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DenisePW
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Re: Newest Price Point $14.99 & up


ABthree wrote:

 

 Aside from consumer anger or government intervention, there's no corresponding pressure on Jobs and his collaborators to change anything, ever.

And that's my point in a nutshell.  Government intervention won't happen without consumer anger to prompt it.  And consumer anger has a number of expressions, including failure to purchase AND notifying the seller as to why the purchase won't happen.

 

 

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sub_rosa
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Re: Newest Price Point $14.99 & up

I think complaining about the Agency 5 is a lost art.  : )

 

Time for a revival.


Don't buy from Random House, Macmillan, or Penguin until the agency model is COMPLETELY dead.
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Defiance
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Re: Newest Price Point $14.99 & up

Hardcover Edition and another retailer - here I come.

 

B&N"s price for Vince Flynn's new release is $15.11 for a hardcover - that you can lend as often as you like or even resell - vs. $14.99 for the B&N eBook that you might (never a certainty) be able to lend only once.

 

I feel I was roped into buying my Nook with promises of great savings only to find those savings disappear, once the company and the publishers saw the eBook market growing.  The facts are there.  It costs considerably less to produce and distribute an eBook.  What is happening now is a Bait and Switch tactic that should not be encouraged or supported.

 

I'm going to show my displeasure by by-passing the eBook and, for a double hit, purchase the hardcover edition at a nearby warehouse store, where the price may even be lower than the eBook.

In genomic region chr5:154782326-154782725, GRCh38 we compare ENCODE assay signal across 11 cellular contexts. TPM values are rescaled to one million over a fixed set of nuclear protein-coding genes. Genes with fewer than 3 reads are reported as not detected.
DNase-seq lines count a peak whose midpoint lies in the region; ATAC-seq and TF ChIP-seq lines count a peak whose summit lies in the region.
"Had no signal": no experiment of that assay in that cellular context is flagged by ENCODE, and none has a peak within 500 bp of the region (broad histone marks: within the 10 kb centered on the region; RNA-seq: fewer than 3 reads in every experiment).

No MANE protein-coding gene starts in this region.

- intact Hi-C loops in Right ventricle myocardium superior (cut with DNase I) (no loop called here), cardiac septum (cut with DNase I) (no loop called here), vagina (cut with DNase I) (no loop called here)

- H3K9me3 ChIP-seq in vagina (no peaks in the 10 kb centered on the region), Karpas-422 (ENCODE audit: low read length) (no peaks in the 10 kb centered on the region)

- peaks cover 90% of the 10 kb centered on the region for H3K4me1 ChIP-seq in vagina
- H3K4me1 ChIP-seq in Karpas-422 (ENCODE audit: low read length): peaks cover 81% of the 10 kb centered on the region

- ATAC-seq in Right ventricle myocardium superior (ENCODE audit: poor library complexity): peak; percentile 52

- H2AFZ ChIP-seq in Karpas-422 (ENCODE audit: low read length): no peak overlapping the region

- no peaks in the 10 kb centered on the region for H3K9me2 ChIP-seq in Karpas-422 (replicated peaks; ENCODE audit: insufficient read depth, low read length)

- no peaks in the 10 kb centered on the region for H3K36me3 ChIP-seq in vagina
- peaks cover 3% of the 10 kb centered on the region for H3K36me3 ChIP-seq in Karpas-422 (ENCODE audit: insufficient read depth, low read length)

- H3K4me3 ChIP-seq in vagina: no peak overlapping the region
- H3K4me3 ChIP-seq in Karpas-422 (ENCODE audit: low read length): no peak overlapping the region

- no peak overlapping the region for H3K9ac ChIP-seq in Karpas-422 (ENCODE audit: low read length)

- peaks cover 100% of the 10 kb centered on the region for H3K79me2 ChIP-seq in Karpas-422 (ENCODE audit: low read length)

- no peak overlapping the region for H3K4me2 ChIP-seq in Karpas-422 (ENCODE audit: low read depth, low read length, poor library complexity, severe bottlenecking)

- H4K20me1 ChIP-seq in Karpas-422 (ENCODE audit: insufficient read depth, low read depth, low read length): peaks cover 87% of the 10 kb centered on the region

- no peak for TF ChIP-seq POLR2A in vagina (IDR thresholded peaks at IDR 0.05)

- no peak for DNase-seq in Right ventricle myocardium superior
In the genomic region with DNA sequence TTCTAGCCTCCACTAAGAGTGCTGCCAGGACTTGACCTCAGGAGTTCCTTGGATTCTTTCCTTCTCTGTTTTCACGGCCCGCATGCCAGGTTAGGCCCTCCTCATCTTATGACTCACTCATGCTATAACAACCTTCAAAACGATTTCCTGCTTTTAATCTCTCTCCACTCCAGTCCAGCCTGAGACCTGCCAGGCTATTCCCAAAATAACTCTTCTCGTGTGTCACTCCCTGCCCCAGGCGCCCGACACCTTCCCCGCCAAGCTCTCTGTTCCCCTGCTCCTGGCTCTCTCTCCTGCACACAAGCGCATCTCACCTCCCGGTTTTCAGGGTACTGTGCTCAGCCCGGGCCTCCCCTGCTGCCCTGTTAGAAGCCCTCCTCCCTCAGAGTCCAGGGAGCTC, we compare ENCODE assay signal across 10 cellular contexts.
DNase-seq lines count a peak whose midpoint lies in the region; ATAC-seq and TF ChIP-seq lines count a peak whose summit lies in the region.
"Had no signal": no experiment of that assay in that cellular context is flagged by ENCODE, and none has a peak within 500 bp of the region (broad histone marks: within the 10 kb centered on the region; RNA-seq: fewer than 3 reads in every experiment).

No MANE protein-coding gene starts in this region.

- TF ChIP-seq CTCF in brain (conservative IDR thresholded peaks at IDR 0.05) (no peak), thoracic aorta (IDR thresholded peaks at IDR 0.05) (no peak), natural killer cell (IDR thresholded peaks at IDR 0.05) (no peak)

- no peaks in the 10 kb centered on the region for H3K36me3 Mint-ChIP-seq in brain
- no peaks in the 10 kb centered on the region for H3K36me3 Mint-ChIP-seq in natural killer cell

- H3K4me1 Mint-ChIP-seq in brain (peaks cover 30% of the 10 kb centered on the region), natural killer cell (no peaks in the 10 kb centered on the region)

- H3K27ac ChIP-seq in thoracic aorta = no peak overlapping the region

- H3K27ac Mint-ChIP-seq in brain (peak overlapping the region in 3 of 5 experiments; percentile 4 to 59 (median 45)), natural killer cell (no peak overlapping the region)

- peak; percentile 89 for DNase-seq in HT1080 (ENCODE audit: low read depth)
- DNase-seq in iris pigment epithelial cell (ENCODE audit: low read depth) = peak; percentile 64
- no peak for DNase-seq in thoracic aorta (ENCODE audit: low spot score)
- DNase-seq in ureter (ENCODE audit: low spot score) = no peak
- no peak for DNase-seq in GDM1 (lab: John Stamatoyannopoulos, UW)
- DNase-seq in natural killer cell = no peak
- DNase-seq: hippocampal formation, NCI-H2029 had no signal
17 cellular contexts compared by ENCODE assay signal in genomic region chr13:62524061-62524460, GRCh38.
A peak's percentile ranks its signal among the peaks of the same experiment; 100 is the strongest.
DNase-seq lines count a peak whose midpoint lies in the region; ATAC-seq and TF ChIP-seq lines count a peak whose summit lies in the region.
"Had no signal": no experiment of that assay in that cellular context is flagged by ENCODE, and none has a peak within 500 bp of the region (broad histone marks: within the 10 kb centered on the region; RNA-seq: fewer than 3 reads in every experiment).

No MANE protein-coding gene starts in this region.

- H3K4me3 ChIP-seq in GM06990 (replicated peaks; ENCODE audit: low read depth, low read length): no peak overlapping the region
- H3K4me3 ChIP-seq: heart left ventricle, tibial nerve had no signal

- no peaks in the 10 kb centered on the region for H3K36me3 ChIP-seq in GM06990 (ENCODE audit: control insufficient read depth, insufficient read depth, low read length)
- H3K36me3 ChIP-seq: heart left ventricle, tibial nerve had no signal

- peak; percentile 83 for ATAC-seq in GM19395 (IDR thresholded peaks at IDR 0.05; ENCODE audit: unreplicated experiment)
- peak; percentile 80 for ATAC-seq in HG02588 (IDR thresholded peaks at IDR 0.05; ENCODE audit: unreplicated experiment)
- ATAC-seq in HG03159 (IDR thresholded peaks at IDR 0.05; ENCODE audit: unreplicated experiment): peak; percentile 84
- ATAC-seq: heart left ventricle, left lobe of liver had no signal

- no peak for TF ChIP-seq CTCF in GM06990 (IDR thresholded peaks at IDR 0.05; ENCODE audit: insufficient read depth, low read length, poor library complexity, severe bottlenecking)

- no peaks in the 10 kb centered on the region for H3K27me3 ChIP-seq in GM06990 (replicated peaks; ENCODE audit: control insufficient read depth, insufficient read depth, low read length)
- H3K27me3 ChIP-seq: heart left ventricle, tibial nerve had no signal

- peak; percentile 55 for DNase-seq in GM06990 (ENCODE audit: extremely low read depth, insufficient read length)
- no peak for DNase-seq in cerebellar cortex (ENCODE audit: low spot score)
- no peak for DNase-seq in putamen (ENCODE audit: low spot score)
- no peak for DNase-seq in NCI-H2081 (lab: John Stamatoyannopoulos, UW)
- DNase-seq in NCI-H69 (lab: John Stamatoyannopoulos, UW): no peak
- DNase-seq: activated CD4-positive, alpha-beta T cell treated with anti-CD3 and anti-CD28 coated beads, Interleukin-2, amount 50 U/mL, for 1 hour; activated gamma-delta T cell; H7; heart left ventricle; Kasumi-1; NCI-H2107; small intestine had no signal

If more of us took our business elsewhere B&N might exert their power to get us a better deal.

 

Retailers and publishers will listen to us only if and when we make a significant dent in their bottom line.

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DenisePW
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Re: Newest Price Point $14.99 & up

We have to keep repeating that we will not buy ebooks at these artificially priced fixed prices.  One of the reasons I bought a nook is that I am a voracious reader--5-7 books a week.  At the 9.99 price point, the $5 or so I was saving per book would have paid for my nook within a 3-4 month period. In the first weeks I purchased my nook, I bought probably a dozen or more books. As soon as the Agency 5 started the price fixing, setting the prices almost the same as hardcover or more, the savings disappeared.  So, instead of purchasing 5-7 books a week, I only buy 2-3 per month, getting the rest from the library or other free sources. 

 

I will not purchase at these prices. And we have to keep telling retailers this, so that they can use it to resist the Agency 5 price fixing.

 

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bklvr896
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Re: Newest Price Point $14.99 & up

 


Defiance wrote:

Hardcover Edition and another retailer - here I come.

 

B&N"s price for Vince Flynn's new release is $15.11 for a hardcover - that you can lend as often as you like or even resell - vs. $14.99 for the B&N eBook that you might (never a certainty) be able to lend only once.

 

This one annoys me, I wrote to the publisher but never heard back.  The problem is that the retailers are allowed to discount the HC, which they do, but not the eBook.  That's where you get this type of pricing.

 

I feel I was roped into buying my Nook with promises of great savings only to find those savings disappear, once the company and the publishers saw the eBook market growing.  The facts are there.  It costs considerably less to produce and distribute an eBook.  What is happening now is a Bait and Switch tactic that should not be encouraged or supported.